Most women want sex. Not just love, sex. But the same desire that our culture celebrates in men can leave women feeling anxious, insecure, emotionally attached, or even ashamed. And it’s enough of that. In her new book, Hookup Without Heartbreak, Lia Holmgren teaches women how to let go of those negative feelings and reclaim their sexual freedom. The book teaches how to deal with hookups who ghost you, multiple partners, unclear communication, lousy sex, exploring your fantasies while managing your expectations, and even how to know who is worth hooking up with in the first place.
From the history and science behind hooking up, to the dos and don’ts of casual sex, Hookup Without Heartbreak, covers everything you need to know before you slip into that little black dress for your next date.
Hey Listeners, my name is Drew Appelbaum and I’m excited to be here today with Lia Holmgren, author of Hookup Without Heartbreak: How To Feel Empowered After Casual Sex. Lia, thank you for joining, welcome to The Author Hour Podcast.
Lia Holmgren: Hi, thank you so much for having me. I’m very excited to be here and talk to you.
Drew Appelbaum: Now, would you kick it off for us by just giving us a brief rundown of your background, your professional background?
Lia Holmgren: Yes. I’ve been an intimacy and relationship coach for over a decade and I like to guide my clients through modern challenges in relationships. What it means is that I’m a little bit outside-of-the-box thinking coach, and clients can talk to me about pretty much anything. Things that they would be scared to talk about with their friends, of course, family members, and most therapists. I like to empower my clients to feel safe and celebrate their authenticity around sexuality, no matter what it could be, no matter what it could be.
Drew Appelbaum: Now, why was now the time to share the stories in this book? You’ve written other books in the past. What has happened, what have you seen? Did you have an “aha moment” or something inspiring that you really want to spread the message about hooking up without heartbreak?
Lia Holmgren: I was trying to write this book for a long time. I was very busy with other things— of course, life happens but when COVID started, I had the time to do it and I was thinking, what’s going to happen after a year or a year and a half in lockdowns and stress and fear around meeting other people? I was just thinking, this is the perfect time because people will be starved for sex and hooking up and seeing others, and they will need more guidance around sexuality and hookups.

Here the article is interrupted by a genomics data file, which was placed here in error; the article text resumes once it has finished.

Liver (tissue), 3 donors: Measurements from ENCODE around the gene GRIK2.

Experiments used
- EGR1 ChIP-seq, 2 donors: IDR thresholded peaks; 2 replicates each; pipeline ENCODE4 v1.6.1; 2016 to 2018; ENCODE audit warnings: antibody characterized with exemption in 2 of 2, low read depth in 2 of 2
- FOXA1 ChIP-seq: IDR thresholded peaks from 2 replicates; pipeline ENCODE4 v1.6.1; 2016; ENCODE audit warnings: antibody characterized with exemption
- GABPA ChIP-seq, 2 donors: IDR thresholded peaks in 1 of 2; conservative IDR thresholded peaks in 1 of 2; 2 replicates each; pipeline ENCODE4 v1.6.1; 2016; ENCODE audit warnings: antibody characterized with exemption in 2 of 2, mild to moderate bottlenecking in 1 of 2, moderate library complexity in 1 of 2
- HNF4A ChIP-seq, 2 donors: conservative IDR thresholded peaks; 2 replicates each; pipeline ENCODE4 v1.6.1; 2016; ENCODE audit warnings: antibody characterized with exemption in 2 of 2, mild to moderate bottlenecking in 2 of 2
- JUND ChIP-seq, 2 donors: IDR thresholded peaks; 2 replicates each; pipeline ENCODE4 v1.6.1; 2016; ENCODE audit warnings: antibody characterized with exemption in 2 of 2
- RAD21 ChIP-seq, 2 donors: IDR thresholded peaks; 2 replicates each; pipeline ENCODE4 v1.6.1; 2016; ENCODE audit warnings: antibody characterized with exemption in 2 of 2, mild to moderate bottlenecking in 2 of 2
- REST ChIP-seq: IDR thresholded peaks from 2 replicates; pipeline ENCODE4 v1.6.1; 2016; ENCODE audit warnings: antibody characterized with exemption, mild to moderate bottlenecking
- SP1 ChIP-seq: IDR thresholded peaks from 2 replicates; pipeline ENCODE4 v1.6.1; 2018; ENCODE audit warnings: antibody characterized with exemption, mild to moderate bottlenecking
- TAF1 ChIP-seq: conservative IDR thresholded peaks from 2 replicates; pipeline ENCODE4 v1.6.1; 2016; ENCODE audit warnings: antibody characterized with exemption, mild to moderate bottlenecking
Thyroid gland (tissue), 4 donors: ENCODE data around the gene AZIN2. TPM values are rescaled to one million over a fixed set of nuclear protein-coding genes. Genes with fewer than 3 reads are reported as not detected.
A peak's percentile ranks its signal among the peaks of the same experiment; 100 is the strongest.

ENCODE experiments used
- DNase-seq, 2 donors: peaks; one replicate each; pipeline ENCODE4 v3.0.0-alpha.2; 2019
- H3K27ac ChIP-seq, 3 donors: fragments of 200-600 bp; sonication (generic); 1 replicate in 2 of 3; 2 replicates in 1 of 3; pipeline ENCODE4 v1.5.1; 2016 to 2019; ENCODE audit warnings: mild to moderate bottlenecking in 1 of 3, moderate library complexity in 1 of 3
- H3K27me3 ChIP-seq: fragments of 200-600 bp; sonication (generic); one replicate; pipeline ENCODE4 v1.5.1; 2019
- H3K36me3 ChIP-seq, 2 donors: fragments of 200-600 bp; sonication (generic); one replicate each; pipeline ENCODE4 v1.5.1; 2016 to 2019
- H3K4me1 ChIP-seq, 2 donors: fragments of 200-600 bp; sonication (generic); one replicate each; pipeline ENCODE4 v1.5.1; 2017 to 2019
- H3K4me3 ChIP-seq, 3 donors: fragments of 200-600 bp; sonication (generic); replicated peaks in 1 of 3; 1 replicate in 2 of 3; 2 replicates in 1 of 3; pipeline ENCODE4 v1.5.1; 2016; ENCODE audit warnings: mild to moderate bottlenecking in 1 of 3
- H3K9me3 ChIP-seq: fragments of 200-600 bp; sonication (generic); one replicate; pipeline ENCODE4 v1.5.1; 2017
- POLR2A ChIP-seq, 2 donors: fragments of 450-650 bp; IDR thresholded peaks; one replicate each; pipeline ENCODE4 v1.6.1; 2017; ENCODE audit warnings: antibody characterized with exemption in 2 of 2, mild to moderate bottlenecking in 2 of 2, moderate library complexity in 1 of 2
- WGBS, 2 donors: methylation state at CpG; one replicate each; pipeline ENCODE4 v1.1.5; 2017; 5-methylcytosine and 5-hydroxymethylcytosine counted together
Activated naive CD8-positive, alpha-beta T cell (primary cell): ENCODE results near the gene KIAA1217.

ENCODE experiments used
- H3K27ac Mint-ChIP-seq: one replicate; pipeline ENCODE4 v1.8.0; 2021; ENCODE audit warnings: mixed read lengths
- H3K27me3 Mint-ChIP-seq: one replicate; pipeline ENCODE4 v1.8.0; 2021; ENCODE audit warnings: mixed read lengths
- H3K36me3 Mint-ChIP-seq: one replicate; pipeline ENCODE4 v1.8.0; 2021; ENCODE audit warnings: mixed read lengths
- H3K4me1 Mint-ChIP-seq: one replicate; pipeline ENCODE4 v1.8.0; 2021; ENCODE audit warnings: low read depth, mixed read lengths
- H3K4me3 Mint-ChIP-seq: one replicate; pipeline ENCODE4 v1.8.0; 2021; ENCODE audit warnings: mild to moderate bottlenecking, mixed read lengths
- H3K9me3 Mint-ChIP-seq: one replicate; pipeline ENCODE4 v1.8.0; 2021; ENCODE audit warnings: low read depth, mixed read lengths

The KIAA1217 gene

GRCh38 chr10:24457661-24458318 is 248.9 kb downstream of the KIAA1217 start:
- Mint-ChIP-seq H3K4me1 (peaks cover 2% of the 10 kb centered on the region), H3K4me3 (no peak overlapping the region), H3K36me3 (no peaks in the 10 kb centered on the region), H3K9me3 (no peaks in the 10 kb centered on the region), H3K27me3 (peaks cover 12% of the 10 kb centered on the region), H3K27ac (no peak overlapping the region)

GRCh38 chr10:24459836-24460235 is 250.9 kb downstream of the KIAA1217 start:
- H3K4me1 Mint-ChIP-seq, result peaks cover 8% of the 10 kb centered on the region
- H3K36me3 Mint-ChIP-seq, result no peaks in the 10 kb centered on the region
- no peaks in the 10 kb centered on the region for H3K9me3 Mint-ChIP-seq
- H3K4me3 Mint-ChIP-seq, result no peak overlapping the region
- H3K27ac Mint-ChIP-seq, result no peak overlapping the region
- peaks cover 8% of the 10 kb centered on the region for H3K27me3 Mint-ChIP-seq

The Realm of Casual Sex
Drew Appelbaum: Now, when you said, “Okay, I’m going to write the book on this subject” a lot of authors will have the idea of the book in their head and as they start writing, sometimes the book starts to pivot, sometimes they come to some major breakthroughs and learnings. Did you come to any breakthroughs or do you have any learnings along your writing journey to this book?
Lia Holmgren: There are so many. I guess that in theory, everything works. But in reality, we really need to practice what we are reading and learning. It’s a lot about your own discipline, how you’re going to approach things in life. No matter what I give people as advice, even for myself, oftentimes, it’s really hard to follow my own advice. I guess that’s what I learned through writing the book, you know?
Drew Appelbaum: Now, in your mind, as you’re writing the book, who are you writing this book for? Is this strictly for women? Is this for men as well? Young people, old people, what’s the mix there?
Lia Holmgren: I think that mostly for women, but I have two chapters in the book that are for men as well because I really think that men need to understand the difference between male and female in the realm of sexuality and especially casual sex. So that’s my big motivation, to bring a little bit of light into when men say women are so emotional after they have casual sex. It’s not really true but there are other things that are much more important and need to [be] understood around sexuality and how the female brain works.
Drew Appelbaum: Just for reference, how is this book different from your past books?